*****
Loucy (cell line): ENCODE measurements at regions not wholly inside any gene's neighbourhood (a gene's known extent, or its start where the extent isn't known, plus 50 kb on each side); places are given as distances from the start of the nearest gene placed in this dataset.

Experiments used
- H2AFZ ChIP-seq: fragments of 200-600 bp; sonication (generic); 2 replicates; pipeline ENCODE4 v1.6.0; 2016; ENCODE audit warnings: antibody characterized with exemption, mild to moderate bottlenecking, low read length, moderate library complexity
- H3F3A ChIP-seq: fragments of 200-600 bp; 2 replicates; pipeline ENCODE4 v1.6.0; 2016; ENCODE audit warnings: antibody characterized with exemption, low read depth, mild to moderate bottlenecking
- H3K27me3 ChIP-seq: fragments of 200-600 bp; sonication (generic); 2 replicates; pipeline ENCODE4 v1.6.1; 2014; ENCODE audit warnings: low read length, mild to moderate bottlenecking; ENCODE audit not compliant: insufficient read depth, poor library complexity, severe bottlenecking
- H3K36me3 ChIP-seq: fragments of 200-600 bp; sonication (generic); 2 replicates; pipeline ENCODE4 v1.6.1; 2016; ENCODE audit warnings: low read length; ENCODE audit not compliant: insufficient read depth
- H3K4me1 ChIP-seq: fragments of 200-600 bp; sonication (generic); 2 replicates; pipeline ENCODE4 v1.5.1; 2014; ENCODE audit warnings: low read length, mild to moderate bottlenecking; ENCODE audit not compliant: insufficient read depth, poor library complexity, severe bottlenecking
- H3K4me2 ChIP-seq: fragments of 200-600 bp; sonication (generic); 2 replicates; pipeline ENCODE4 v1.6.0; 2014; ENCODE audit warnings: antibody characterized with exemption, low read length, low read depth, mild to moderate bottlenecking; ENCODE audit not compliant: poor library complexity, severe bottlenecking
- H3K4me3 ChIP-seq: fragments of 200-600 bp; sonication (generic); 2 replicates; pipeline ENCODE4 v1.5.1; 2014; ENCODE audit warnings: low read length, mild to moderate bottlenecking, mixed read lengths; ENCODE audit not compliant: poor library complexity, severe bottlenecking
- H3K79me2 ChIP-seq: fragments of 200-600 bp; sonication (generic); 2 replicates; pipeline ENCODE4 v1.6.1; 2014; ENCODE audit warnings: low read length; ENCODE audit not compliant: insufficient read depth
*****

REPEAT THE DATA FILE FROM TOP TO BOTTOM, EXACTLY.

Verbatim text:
Loucy (cell line): ENCODE measurements at regions not wholly inside any gene's neighbourhood (a gene's known extent, or its start where the extent isn't known, plus 50 kb on each side); places are given as distances from the start of the nearest gene placed in this dataset.

Experiments used
- H2AFZ ChIP-seq: fragments of 200-600 bp; sonication (generic); 2 replicates; pipeline ENCODE4 v1.6.0; 2016; ENCODE audit warnings: antibody characterized with exemption, mild to moderate bottlenecking, low read length, moderate library complexity
- H3F3A ChIP-seq: fragments of 200-600 bp; 2 replicates; pipeline ENCODE4 v1.6.0; 2016; ENCODE audit warnings: antibody characterized with exemption, low read depth, mild to moderate bottlenecking
- H3K27me3 ChIP-seq: fragments of 200-600 bp; sonication (generic); 2 replicates; pipeline ENCODE4 v1.6.1; 2014; ENCODE audit warnings: low read length, mild to moderate bottlenecking; ENCODE audit not compliant: insufficient read depth, poor library complexity, severe bottlenecking
- H3K36me3 ChIP-seq: fragments of 200-600 bp; sonication (generic); 2 replicates; pipeline ENCODE4 v1.6.1; 2016; ENCODE audit warnings: low read length; ENCODE audit not compliant: insufficient read depth
- H3K4me1 ChIP-seq: fragments of 200-600 bp; sonication (generic); 2 replicates; pipeline ENCODE4 v1.5.1; 2014; ENCODE audit warnings: low read length, mild to moderate bottlenecking; ENCODE audit not compliant: insufficient read depth, poor library complexity, severe bottlenecking
- H3K4me2 ChIP-seq: fragments of 200-600 bp; sonication (generic); 2 replicates; pipeline ENCODE4 v1.6.0; 2014; ENCODE audit warnings: antibody characterized with exemption, low read length, low read depth, mild to moderate bottlenecking; ENCODE audit not compliant: poor library complexity, severe bottlenecking
- H3K4me3 ChIP-seq: fragments of 200-600 bp; sonication (generic); 2 replicates; pipeline ENCODE4 v1.5.1; 2014; ENCODE audit warnings: low read length, mild to moderate bottlenecking, mixed read lengths; ENCODE audit not compliant: poor library complexity, severe bottlenecking
- H3K79me2 ChIP-seq: fragments of 200-600 bp; sonication (generic); 2 replicates; pipeline ENCODE4 v1.6.1; 2014; ENCODE audit warnings: low read length; ENCODE audit not compliant: insufficient read depth